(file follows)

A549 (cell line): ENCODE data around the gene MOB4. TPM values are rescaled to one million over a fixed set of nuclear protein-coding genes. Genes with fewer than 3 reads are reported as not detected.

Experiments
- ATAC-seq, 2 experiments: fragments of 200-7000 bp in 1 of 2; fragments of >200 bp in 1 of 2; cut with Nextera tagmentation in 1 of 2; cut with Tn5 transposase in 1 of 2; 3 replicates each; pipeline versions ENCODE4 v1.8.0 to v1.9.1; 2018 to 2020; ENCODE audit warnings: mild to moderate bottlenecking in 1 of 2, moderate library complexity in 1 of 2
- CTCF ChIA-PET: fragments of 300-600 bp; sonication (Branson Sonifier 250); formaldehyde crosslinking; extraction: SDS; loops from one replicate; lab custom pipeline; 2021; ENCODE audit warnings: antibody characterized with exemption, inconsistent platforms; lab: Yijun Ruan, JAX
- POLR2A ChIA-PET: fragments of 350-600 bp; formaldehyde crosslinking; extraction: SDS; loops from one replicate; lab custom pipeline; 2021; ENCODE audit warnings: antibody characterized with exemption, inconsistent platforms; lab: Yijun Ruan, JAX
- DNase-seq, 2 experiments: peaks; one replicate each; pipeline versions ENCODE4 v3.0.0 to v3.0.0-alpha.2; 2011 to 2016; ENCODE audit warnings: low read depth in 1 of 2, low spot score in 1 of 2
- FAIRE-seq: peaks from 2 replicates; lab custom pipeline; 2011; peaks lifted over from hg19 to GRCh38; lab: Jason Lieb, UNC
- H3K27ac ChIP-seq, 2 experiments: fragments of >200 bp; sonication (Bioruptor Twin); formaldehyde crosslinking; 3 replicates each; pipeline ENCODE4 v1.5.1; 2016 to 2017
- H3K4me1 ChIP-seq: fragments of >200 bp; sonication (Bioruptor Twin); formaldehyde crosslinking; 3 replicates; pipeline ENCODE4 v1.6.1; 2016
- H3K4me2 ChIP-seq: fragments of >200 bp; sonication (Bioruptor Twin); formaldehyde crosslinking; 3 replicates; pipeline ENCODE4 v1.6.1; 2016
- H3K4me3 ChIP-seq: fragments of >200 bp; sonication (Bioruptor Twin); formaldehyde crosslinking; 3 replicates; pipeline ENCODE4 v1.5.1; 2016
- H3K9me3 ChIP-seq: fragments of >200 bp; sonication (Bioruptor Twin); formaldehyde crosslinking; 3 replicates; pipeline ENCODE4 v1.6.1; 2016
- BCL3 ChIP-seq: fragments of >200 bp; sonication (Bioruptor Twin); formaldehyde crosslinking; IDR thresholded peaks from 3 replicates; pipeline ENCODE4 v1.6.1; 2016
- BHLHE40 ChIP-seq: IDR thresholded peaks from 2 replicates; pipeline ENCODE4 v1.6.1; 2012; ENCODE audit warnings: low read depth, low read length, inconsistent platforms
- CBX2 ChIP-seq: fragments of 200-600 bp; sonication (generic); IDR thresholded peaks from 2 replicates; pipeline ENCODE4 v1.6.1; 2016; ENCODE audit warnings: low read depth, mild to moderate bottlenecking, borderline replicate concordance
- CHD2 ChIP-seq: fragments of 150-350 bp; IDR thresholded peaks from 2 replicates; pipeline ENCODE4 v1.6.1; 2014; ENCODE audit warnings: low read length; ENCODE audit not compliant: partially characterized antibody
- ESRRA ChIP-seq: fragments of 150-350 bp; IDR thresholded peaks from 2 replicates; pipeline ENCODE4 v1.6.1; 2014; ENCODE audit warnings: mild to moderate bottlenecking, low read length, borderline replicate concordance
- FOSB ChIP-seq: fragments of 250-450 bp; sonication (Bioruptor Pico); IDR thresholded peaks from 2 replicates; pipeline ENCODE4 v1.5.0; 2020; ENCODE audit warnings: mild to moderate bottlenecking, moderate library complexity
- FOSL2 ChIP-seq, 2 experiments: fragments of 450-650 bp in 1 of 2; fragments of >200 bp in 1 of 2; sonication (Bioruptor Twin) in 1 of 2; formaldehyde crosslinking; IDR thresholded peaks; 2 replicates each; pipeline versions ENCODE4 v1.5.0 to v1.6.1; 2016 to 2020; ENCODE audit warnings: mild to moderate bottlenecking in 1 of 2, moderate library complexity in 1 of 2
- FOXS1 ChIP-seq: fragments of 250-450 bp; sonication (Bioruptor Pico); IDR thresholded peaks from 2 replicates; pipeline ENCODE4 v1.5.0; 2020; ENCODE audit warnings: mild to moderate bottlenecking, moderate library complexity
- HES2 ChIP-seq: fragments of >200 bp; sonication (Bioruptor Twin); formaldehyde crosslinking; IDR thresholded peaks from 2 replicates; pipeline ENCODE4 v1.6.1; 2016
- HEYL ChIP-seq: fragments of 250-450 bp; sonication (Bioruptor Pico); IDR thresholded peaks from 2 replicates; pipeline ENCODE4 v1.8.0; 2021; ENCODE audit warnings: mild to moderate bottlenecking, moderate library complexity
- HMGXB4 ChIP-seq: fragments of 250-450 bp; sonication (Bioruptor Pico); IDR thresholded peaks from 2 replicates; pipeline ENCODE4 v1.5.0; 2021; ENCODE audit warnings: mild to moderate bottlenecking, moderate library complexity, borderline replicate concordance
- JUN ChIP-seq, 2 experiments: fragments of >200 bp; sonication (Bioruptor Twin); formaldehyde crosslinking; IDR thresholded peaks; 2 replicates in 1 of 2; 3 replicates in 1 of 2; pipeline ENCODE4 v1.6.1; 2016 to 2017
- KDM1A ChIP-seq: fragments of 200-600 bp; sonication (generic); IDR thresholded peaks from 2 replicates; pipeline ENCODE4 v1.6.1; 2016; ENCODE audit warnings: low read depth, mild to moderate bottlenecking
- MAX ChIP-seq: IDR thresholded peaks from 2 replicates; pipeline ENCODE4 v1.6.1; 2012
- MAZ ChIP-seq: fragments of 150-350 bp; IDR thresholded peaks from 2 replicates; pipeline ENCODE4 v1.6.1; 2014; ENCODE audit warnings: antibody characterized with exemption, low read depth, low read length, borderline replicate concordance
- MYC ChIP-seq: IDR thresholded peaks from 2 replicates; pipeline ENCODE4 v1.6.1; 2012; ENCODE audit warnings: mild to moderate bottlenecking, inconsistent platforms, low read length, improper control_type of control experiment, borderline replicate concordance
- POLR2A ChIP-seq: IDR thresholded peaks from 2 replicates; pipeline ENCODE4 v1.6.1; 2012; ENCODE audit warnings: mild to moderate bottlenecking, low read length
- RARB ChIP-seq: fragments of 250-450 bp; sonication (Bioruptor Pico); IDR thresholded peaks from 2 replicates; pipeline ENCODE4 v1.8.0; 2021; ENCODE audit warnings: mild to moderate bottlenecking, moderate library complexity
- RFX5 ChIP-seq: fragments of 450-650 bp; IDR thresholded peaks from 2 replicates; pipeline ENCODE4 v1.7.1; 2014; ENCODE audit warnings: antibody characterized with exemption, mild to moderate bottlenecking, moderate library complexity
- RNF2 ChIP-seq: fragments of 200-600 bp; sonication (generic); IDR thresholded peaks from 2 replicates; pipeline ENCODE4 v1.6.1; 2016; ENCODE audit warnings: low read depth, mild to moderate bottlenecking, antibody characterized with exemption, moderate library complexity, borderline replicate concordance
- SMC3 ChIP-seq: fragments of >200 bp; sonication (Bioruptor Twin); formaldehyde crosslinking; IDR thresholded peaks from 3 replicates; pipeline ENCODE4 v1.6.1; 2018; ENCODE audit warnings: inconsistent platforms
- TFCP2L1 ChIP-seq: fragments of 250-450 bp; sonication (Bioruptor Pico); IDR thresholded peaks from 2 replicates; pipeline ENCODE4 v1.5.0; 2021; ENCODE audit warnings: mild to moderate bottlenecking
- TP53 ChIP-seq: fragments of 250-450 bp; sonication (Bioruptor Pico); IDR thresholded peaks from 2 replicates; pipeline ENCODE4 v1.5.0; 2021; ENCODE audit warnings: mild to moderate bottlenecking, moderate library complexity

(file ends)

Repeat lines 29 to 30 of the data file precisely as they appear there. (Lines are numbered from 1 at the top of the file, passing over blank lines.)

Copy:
- POLR2A ChIP-seq: IDR thresholded peaks from 2 replicates; pipeline ENCODE4 v1.6.1; 2012; ENCODE audit warnings: mild to moderate bottlenecking, low read length
- RARB ChIP-seq: fragments of 250-450 bp; sonication (Bioruptor Pico); IDR thresholded peaks from 2 replicates; pipeline ENCODE4 v1.8.0; 2021; ENCODE audit warnings: mild to moderate bottlenecking, moderate library complexity